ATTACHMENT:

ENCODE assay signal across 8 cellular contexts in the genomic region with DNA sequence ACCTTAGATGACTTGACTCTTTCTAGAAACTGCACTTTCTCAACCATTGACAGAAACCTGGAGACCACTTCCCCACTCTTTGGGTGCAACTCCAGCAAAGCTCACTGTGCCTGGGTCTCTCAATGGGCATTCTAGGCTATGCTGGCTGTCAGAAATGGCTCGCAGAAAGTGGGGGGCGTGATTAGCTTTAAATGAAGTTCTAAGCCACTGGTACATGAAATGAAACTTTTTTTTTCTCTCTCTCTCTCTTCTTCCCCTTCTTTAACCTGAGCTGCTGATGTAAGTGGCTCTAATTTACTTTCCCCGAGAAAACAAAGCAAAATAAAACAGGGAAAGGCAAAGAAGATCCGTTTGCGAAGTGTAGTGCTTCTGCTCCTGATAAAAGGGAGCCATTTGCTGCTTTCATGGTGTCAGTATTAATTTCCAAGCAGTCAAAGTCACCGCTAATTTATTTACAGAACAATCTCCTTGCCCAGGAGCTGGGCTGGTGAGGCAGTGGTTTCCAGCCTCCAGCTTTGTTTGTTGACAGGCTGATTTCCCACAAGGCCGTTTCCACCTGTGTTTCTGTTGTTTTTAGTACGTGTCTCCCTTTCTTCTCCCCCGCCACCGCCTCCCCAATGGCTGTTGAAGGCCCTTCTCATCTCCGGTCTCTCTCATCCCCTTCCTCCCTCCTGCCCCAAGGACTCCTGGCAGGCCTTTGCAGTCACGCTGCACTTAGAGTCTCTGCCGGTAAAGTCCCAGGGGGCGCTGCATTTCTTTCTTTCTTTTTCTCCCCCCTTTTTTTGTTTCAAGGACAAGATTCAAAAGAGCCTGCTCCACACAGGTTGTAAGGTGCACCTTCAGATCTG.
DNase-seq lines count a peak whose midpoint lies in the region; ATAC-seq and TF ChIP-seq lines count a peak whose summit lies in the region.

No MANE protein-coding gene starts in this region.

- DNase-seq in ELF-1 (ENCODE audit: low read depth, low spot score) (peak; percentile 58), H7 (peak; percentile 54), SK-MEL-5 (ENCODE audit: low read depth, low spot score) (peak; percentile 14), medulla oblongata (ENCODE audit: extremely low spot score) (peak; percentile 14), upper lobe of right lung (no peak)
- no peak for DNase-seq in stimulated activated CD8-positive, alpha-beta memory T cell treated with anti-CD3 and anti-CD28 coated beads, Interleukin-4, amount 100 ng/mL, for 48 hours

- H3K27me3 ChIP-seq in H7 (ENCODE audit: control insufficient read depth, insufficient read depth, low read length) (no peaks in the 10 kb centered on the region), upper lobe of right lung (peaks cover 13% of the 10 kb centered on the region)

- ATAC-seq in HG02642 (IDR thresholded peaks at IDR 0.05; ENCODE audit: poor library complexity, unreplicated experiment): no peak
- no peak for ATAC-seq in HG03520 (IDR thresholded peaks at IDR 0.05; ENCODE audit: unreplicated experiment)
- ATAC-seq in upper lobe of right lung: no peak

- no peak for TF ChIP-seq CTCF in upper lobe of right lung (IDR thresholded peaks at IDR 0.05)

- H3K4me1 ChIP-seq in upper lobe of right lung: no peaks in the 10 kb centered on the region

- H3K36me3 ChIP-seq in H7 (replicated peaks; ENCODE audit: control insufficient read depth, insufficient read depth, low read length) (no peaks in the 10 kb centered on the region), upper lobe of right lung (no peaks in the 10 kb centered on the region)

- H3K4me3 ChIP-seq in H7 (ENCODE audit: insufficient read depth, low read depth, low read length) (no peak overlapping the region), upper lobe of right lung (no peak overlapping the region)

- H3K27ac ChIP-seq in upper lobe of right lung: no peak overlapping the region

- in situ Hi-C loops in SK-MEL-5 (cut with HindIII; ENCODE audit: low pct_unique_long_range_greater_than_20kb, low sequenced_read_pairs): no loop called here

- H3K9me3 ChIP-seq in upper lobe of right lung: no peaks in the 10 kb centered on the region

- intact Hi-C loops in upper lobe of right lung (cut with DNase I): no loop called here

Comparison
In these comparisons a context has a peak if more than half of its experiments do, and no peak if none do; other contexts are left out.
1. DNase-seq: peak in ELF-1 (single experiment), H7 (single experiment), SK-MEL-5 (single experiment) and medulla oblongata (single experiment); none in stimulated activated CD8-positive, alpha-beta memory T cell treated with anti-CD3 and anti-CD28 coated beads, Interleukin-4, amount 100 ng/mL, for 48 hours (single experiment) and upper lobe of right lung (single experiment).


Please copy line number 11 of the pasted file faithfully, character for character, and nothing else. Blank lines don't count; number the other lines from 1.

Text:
- H3K4me1 ChIP-seq in upper lobe of right lung: no peaks in the 10 kb centered on the region